The new British Prime Minister Theresa May announced six members of her cabinet today.

Amid a sweeping crackdown on dissent in Egypt, security forces have forcibly disappeared hundreds of people since the beginning of 2015, according to a new report from Amnesty International.

It's an "unprecedented spike," the group says, with an average of three or four people disappeared every day.

The Republican Party, as it prepares for its convention next week has checked off item No. 1 on its housekeeping list — drafting a party platform. The document reflects the conservative views of its authors, many of whom are party activists. So don't look for any concessions to changing views among the broader public on key social issues.

Many public figures who took to Twitter and Facebook following the murder of five police officers in Dallas have faced public blowback and, in some cases, found their employers less than forgiving about inflammatory and sometimes hateful online comments.

As Venezuela unravels — with shortages of food and medicine, as well as runaway inflation — President Nicolas Maduro is increasingly unpopular. But he's still holding onto power.

"The truth in Venezuela is there is real hunger. We are hungry," says a man who has invited me into his house in the northwestern city of Maracaibo, but doesn't want his name used for fear of reprisals by the government.

The wiry man paces angrily as he speaks. It wasn't always this way, he says, showing how loose his pants are now.

Ask a typical teenage girl about the latest slang and girl crushes and you might get answers like "spilling the tea" and Taylor Swift. But at the Girl Up Leadership Summit in Washington, D.C., the answers were "intersectional feminism" — the idea that there's no one-size-fits-all definition of feminism — and U.N. climate chief Christiana Figueres.

Copyright 2016 NPR. To see more, visit

Copyright 2016 NPR. To see more, visit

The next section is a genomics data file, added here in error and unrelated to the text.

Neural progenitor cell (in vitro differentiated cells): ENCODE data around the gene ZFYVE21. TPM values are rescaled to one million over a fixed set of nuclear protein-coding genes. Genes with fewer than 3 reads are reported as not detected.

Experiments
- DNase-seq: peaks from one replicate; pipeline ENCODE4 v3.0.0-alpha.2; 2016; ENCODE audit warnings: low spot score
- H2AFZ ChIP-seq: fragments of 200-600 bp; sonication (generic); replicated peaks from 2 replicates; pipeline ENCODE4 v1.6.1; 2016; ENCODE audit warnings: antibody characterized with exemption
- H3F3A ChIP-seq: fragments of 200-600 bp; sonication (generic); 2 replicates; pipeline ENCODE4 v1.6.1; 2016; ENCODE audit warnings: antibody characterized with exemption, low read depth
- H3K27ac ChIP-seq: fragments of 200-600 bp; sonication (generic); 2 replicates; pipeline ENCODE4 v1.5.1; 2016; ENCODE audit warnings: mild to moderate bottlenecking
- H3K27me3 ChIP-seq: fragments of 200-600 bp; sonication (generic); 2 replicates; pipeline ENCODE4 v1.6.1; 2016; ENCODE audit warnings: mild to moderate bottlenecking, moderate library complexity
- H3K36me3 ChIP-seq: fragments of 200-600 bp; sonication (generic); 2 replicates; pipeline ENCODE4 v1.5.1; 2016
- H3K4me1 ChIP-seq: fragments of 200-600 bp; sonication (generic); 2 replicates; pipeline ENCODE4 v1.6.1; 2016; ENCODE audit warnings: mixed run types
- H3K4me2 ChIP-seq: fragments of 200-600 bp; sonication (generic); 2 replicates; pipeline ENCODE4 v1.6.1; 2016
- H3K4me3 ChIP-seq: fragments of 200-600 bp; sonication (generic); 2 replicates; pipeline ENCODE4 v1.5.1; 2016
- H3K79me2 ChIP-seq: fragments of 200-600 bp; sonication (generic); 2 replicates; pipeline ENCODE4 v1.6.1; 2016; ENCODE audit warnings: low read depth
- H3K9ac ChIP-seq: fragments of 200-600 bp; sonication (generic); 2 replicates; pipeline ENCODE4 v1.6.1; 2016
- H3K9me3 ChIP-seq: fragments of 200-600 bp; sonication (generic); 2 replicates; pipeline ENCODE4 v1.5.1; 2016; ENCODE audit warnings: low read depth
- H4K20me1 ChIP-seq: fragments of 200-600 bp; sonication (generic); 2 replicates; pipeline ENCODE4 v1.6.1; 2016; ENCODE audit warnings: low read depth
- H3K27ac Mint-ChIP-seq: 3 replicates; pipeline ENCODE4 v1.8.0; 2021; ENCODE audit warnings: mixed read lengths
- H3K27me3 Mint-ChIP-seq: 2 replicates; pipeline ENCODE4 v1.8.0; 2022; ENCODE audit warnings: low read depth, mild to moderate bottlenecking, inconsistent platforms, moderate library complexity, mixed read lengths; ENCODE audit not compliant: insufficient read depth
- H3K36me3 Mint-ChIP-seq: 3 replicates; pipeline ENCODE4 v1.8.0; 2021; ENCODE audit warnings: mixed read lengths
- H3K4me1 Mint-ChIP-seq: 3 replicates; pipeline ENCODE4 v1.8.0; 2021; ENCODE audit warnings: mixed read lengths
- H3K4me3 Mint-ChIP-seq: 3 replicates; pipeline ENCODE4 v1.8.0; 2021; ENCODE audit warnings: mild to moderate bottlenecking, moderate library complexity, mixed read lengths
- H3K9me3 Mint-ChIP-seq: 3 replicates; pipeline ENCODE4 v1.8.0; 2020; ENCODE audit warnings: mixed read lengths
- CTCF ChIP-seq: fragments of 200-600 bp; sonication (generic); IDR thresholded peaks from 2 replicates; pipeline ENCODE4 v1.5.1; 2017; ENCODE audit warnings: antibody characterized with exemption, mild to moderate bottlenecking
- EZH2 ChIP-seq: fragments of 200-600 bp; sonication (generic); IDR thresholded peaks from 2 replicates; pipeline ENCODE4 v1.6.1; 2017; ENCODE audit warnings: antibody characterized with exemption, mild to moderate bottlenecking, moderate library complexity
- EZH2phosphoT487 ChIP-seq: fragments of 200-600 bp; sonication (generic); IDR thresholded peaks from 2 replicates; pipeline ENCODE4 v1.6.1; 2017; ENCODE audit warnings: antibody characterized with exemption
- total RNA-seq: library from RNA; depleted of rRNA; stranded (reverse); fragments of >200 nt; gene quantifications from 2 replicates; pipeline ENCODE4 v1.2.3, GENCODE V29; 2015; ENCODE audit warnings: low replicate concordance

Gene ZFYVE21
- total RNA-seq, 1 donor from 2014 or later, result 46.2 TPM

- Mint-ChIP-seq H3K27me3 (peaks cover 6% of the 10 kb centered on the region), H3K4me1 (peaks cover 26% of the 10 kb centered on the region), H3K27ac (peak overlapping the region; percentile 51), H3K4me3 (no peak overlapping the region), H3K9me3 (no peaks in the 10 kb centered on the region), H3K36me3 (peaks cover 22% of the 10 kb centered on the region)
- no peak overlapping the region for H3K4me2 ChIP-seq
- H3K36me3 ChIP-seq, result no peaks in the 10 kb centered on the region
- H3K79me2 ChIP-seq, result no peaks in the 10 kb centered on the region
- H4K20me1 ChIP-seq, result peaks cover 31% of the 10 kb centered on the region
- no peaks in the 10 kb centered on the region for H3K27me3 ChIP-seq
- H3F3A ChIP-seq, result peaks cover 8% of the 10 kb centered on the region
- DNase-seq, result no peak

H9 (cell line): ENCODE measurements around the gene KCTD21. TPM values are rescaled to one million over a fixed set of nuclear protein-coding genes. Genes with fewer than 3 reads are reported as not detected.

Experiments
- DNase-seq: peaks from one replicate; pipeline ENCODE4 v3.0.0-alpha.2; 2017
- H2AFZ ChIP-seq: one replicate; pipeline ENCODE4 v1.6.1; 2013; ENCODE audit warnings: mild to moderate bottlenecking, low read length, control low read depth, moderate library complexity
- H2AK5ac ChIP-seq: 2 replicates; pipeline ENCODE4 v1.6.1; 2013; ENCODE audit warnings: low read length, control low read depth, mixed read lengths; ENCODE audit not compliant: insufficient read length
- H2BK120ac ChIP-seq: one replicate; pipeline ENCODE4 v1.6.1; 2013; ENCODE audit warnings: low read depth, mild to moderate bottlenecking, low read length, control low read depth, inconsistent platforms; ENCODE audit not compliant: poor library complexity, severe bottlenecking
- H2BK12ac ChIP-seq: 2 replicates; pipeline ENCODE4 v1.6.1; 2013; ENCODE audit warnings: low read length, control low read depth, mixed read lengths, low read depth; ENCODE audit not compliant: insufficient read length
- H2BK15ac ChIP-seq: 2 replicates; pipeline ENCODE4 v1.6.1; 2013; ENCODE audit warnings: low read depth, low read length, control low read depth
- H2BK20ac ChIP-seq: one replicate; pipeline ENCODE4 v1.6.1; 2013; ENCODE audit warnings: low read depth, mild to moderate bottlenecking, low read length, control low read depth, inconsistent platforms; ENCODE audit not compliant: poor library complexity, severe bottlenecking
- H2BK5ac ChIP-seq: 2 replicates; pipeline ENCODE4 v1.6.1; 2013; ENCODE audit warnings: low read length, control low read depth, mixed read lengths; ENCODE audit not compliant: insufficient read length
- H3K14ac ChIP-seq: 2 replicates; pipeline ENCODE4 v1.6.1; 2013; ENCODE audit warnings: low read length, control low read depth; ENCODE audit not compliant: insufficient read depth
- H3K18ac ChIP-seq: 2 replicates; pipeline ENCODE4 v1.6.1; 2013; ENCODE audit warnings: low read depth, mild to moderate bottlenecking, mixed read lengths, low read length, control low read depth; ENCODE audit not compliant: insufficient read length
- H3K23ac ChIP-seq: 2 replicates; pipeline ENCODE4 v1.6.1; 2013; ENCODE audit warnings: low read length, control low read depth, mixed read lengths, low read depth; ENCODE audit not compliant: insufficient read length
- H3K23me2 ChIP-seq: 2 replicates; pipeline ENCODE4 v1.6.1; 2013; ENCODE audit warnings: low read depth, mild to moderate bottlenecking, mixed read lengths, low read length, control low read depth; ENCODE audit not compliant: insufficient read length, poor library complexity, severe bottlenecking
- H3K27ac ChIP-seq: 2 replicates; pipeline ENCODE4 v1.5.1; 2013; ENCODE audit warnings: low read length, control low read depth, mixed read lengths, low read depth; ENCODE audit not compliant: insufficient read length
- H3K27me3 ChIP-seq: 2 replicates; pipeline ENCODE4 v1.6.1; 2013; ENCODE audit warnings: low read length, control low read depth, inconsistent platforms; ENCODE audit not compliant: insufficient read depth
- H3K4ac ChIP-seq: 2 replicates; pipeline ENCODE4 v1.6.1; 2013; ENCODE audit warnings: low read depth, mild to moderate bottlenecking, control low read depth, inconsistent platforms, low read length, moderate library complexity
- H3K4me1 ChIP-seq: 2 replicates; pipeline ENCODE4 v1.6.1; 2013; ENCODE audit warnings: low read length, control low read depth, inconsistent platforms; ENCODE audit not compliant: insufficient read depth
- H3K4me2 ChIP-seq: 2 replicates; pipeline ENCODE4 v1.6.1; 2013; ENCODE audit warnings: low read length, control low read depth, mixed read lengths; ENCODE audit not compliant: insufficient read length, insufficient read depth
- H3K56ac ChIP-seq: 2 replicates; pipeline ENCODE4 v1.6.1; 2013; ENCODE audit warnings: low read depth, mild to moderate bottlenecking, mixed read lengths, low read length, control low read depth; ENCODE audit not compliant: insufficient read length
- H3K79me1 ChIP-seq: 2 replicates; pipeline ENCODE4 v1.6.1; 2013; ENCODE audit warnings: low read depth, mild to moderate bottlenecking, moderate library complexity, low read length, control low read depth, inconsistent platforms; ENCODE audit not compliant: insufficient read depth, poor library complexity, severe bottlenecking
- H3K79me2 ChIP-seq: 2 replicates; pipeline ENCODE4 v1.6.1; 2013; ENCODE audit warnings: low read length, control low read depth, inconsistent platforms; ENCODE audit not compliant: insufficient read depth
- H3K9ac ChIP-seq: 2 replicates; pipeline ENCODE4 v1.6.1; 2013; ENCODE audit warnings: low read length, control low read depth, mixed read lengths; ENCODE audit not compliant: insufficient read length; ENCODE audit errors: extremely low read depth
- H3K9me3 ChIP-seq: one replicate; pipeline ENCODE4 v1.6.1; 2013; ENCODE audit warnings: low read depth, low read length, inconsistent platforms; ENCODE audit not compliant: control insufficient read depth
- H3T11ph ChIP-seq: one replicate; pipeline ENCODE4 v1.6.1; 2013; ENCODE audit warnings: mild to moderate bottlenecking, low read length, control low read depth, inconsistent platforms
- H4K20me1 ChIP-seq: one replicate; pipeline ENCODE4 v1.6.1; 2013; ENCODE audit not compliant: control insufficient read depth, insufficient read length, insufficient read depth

Copyright 2016 NPR. To see more, visit

Copyright 2016 NPR. To see more, visit


WVAS Local News

Jul 30, 2013

Montgomery Police have made an arrest in connection with Monday's shooting death of a 32-year-old man.  Authorities said Earnest Belser died from multiple gunshot wounds the victim was found in a motel room on Norman Bridge Road just after 5 p.m. Monday.  Arrested was 26-year-old Amendo Smith of Montgomery.  He turned himself into police detectives early Tuesday morning.  Amendo was charged with capital murder and was placed in the county jail under no bond.  Montgomery police said Monday's fatal shooting stemmed from an ongoing feud over a drug debt of $20 dollars.  Belser's death is the city's 33rd murder of 2013. 

Gun Law

Beginning Thursday, Alabamians with gun permits to carry concealed pistols may keep them locked in their vehicles while at work even if their employer opposed it in the past.  That's part of Alabama's new Gun Law.  The gun bill's sponsor, State Senator Scott Beason of Jefferson County said he doesn't expect much difference than what people are doing already.  An opponent of the new law, Democrat Barbara Boyd of Anniston said she's concerned it may lead to more incidents like the Trayvon Martin shooting. 

New Prison

The new federal prison in west Alabama will house female inmates  mostly from Northeastern and mid-Atlantic states. reports the Federal Bureau of Prisons plans to begin relocating female convicts house in Danbury, Connecticut to the federal lockup in Aliceville.  The prison, located in Pickens County, has 1,800 beds.  The facility will begin receiving female inmates as early as next month. 

Black Belt

An ongoing effort to designate the Alabama Black Belt as a National Heritage Area will be considered this week in Congress.  The legislation is sponsored by Republican Senator Richard Shelby and Democratic Representative Terri Sewell.  If approved the designation would formally recognize the area as culturally and historically significant and worthy of preservation and protection.  Dr. Tina Jones is the Executive Director of the Center for the Study of the Black Belt at the University of West Alabama.  She says the soil for which the region is named is a principle factor in the state's bid.  The legislation is one of several bills set to be considered tomorrow by a Senate subcommittee.  If granted, this would be the second National Heritage Area in Alabama, with the Muscle Shoals region being the first.